I was (somewhat self-absorbedly) following Twitter on the night of broadcast and there's no doubt that 'Mr Sumner' was the big hit of the night - he certainly seemed a popular sort with ex-pupils!
The Wiki idea is a very good one actually - most of the seven wonders answers are online though you'd need a pretty photographic memory to get many in 15 minutes!

contentedofcheltenham said...

David, thank-you very much for this and for your response on the original thread. As well as the superb quiz material that you've compiled on LAM, being able to write programme reviews which are simultaneously incisive, entertaining, constructive and kind to the participants is not an easy balance - but I suspect years of report writing has honed your diplomatic skills!

Thanks, Gary - and congratulations on your win. 'Trial by Twitter' is a new experience for me - and a bit of a strange one to be honest. Hadn't been aware of this at all before yesterday. I only auditioned for the show to give my dad a little bit of an 'adventure', so quite bizarre to see the 'tricoteuses' sharpening their knitting needles so enthusiastically! I think my favourite 'tweets' compared me to Jason King, Steve Coogan, 'Blakey' from On The Buses and Boycie from OFAH. Nice to know I could find employment as a bus inspector or second hand car dealer if the teaching game ever starts to flag! On the other hand, the enthusiasm of students and ex-pupils was very encouraging, despite futile attempts at secrecy. Still think your shirt was the evening's main 'ratings winner' and you seem to have added lots of recruits to your burgeoning fan club ...

DanielFullard said...

I have done the "wikipedia" skim on a few occasions and it definitely works!

Horsey_Heroes11 said...

I was interested to read that Malcolm couldn't recall some of his GK "misses". I found the opposite - I remembered most of the questions I got wrong, but had forgotten quite a few of the ones I got right (surprising given my poor GK performance - there weren't that many right answers to forget!!!) When I watched my performance I was very surprised to see that I was asked questions on Anwar Sadat and Duran Duran - I had no recollection of these whatsoever.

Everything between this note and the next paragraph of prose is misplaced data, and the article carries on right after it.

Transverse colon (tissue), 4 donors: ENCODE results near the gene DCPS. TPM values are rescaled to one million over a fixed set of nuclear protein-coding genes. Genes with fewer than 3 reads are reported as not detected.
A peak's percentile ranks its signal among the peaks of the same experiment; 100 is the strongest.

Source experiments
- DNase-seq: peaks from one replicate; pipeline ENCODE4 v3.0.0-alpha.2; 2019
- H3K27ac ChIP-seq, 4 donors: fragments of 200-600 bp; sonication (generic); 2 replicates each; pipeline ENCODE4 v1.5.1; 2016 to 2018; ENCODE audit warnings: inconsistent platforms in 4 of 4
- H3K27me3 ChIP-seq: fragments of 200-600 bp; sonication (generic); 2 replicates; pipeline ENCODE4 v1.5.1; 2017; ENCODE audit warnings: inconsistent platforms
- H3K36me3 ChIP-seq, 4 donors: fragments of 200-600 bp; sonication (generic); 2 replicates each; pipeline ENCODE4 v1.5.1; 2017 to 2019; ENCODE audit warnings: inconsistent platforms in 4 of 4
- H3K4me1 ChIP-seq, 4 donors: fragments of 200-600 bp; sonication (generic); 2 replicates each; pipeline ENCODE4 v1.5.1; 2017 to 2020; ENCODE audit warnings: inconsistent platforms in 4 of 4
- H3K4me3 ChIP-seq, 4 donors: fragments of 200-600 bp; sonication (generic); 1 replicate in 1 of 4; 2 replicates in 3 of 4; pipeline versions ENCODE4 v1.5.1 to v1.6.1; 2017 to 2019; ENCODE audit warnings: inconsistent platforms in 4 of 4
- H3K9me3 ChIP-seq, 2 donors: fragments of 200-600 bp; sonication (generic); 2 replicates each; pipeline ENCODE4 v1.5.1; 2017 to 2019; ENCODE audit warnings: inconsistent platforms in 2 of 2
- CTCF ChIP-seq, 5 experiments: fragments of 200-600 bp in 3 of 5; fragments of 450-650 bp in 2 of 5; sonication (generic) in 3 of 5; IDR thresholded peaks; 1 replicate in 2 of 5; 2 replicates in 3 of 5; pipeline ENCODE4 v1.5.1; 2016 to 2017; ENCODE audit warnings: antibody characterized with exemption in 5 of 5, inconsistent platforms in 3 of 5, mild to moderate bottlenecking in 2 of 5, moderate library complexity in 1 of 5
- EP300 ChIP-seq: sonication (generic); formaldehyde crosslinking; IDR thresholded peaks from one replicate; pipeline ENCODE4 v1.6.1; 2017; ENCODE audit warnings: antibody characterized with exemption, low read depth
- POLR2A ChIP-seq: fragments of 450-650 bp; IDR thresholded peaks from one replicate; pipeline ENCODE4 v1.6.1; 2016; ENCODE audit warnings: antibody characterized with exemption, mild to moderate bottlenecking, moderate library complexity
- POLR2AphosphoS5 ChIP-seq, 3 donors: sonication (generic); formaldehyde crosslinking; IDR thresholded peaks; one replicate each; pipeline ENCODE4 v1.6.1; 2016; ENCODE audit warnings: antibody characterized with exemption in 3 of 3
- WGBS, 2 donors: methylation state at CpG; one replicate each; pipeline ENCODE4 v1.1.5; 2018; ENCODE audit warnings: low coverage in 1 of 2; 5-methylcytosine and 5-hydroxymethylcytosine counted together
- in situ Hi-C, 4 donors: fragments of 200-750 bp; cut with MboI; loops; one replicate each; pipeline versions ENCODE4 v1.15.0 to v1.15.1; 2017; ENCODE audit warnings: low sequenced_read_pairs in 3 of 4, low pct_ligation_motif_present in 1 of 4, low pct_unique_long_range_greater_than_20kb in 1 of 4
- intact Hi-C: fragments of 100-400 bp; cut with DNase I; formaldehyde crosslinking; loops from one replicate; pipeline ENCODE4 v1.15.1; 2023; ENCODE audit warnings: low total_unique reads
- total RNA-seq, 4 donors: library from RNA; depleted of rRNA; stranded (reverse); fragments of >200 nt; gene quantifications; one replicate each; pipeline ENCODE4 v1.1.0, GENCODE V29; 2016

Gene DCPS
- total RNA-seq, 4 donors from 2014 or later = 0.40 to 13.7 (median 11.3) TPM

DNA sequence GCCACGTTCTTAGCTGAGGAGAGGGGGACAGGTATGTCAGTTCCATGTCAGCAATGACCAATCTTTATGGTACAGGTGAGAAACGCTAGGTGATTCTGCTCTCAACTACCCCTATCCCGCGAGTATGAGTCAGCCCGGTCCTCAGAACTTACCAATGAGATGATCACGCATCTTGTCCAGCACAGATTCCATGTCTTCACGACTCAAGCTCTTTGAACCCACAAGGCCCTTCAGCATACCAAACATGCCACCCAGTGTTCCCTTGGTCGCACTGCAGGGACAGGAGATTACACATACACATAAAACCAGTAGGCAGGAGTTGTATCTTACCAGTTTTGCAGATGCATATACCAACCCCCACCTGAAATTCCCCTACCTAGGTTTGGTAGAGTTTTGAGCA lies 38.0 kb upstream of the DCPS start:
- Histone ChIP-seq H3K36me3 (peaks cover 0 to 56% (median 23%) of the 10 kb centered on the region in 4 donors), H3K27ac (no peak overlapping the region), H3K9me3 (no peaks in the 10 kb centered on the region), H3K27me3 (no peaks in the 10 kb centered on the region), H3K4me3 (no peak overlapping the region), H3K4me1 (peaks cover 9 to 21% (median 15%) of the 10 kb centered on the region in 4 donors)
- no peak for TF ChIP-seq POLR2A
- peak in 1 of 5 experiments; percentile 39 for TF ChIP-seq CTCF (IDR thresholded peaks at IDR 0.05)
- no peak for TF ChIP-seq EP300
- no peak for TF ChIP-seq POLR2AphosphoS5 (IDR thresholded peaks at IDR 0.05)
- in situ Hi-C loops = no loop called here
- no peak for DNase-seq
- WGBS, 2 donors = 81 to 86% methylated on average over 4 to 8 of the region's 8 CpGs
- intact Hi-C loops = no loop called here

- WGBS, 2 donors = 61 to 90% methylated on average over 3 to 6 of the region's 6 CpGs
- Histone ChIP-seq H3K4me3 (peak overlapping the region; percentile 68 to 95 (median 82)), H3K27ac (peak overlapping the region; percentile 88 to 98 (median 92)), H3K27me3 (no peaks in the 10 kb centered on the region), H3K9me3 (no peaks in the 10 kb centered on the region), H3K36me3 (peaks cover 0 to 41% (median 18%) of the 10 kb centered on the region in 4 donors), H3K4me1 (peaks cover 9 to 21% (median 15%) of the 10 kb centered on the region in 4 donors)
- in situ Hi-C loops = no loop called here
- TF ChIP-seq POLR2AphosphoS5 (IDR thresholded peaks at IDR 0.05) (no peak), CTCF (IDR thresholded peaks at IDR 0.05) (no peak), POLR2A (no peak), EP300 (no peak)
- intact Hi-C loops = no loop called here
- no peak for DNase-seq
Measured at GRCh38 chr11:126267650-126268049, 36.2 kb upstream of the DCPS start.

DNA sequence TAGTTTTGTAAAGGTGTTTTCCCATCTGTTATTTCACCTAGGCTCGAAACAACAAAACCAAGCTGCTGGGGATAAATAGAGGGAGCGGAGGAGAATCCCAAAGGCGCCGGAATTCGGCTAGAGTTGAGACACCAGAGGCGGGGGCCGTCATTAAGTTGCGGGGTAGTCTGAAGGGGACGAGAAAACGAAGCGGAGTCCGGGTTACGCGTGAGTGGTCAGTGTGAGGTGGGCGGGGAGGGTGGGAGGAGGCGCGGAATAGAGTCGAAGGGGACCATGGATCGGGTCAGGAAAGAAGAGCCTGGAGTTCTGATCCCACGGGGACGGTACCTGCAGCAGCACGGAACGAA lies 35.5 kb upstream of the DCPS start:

I think pressure was a big factor here, both in my poor GK performance and my recollection of the questions. I have to say I "lost it" for a bit early in my round after I had to pass on a "sitter" (and then remembered the answer about a millisecond after saying "pass".) I think it was my 4th GK question and it really affected my round - I lost a good 3 or 4 points after that through sheer panic.

By contrast, I was much less nervous during my SS round, despite a couple of early wrong answers here as well, and was able to recall 17 of the 18 questions I was asked.

Gruff said...

Like Jeff, I remember the ones I get wrong. I was livid after my 1st round show that unlike everyone else I hadn't had a film or a music question. Then I watched the show and saw me answering a film and a music question. But they were both so straight forward that I didn't need to think and immediately forgot them.